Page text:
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Schwäbisch Hall: A True Marvel in the South

Hidden behind the Swabian-Franconian Forest and some hills, travelers found the town of Schwäbisch Hall 850 years ago. They still do today. And they are impressed.

Berlin/Schwäbisch Hall, August 18th, 2020, update August 4th, 2021 (The Berlin Spectator) — On a hot August day, happy ducks waddle around on one of two tiny islands in the Kocher river that flows through the old town of Schwäbisch Hall. The birds are rather corpulent, just like quite a few human inhabitants, because there is plenty of nourishment down here.

In Schwäbisch Hall, there is no escaping the beauty. Photo: Imanuel Marcus

Putting on Pounds

While the ducks rely on bread crumbs they receive from passers-by every few minutes, the humans consume the best food available in Germany. They do not have to go far to get it because it comes from their own turf. Over here, the kind of ‘Käsespätzle’ they make are too good to be real. So are the onion cake, the potato salad and everything else they prepare and eat.

St. Michael’s Church is one of the main sightseeing spots. Photo: Imanuel Marcus

Visitors who come to this town in Germany’s southern federal state of Baden-Württemberg should be aware of the fact that they reached a region where people usually put on a few pounds. And they should expect severe language issues. Foreign tourists who believe they speak German will be proven wrong.

St. Michael’s impresses from the inside too. Photo: Imanuel Marcus

Subtitles Needed

But the same applies to Germans from further north. They need subtitles whenever a local from Schwäbisch Hall says anything. The dialect they speak down here even includes its own conjugations for important verbs. Those do not sound German at all. Language students who come from abroad to study German at the local Goethe Institute will actually have to learn two languages if they want to get by in Schwäbisch Hall.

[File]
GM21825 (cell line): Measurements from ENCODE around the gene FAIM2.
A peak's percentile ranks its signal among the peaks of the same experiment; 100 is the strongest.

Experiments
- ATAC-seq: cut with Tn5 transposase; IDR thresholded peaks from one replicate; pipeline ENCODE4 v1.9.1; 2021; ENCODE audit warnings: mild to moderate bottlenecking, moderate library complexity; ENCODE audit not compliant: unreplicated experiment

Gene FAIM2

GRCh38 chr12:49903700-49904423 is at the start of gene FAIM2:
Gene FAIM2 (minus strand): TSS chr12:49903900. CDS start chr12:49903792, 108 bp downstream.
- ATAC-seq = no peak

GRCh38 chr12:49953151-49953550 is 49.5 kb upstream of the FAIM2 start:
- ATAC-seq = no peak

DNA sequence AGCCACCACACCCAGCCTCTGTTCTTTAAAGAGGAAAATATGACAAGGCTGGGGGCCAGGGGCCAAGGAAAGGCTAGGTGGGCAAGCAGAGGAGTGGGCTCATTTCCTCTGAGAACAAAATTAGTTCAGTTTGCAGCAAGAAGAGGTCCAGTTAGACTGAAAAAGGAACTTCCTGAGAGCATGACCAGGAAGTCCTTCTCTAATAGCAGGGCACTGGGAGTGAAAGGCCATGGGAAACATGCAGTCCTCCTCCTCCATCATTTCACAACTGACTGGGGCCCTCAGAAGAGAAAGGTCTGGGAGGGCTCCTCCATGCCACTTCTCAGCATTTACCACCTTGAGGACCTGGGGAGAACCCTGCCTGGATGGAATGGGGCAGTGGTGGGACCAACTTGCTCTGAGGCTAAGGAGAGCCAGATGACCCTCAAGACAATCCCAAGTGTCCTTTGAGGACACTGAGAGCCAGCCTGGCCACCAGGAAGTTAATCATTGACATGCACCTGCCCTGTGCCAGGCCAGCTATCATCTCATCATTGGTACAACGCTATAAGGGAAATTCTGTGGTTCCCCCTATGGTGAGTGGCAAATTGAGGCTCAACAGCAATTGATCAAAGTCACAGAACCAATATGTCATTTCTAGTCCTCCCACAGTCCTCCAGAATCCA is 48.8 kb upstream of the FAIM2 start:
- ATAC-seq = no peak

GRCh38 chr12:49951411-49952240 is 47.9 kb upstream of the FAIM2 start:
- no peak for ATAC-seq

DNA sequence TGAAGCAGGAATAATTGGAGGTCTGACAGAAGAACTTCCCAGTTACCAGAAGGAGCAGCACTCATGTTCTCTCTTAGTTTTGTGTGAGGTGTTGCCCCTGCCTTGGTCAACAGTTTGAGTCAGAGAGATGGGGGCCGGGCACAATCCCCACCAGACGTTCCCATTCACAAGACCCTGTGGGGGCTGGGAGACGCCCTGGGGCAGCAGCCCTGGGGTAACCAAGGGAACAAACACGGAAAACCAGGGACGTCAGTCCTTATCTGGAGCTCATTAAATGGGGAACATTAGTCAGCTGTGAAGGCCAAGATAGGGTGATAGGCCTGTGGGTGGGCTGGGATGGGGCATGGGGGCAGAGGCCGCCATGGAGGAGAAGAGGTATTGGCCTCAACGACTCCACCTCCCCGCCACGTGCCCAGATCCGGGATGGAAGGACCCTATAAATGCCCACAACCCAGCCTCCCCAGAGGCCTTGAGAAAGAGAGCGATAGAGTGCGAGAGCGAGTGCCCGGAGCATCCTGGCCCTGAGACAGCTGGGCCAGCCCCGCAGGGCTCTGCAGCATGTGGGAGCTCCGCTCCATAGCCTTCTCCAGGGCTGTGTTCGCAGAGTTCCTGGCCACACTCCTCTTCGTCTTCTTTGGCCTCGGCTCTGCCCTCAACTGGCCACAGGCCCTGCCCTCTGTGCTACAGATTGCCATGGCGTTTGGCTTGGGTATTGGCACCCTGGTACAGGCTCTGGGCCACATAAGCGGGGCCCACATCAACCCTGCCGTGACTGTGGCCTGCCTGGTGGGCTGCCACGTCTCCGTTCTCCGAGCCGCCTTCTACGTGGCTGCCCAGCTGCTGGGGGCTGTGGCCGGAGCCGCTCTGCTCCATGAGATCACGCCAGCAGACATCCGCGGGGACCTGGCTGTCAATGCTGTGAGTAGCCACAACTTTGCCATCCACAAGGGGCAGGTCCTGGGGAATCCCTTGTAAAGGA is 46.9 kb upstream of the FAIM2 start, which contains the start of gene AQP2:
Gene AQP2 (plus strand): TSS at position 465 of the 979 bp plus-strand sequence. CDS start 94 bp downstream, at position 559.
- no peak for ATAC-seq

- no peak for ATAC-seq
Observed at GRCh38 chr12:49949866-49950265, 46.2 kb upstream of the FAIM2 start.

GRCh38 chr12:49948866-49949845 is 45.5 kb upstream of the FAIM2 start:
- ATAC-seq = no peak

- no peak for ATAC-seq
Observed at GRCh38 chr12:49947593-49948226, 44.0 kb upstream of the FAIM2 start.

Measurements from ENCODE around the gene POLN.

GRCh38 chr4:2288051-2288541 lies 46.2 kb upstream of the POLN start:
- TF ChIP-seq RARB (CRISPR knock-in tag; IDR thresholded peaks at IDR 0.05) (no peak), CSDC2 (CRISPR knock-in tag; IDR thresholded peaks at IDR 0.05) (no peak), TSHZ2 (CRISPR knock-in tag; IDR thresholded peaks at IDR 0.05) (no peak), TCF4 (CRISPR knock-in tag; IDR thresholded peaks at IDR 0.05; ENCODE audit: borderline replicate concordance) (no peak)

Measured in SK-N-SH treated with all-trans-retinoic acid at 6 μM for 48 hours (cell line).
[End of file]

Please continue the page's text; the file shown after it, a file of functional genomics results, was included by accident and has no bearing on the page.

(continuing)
Climbing the tower gets rid of calories. The view is priceless. Photo: Imanuel Marcus

People down here are friendly. Most are always willing to chat with visitors, either in English or in what they call German. They will give directions and explain the city to people. The locals may not really see the beauty anymore because they have it right in front of their eyes every day. But they are proud of their town, and they have every reason to.

How about this? Photo: Imanuel Marcus

Locals in Schwäbisch Hall disagree when their town is being declared as Swabian, even though its name suggests it is. Officially, the region they live in is ‘Hohenlohe’. Whatever the region might be called, it just does not get more beautiful than this. Whoever wants to see and experience a medieval town located in a wonderful countryside should hit Schwäbisch Hall.

The duckies in Schwäbisch Hall are definitely not undernourished. Photo: Imanuel Marcus

From Salt to Car Seats

The modern version of this place is known all over the country for its big home loan bank which carries the name of the town, and for Recaro, a sports car seat factory that exports its products to countries all over the world.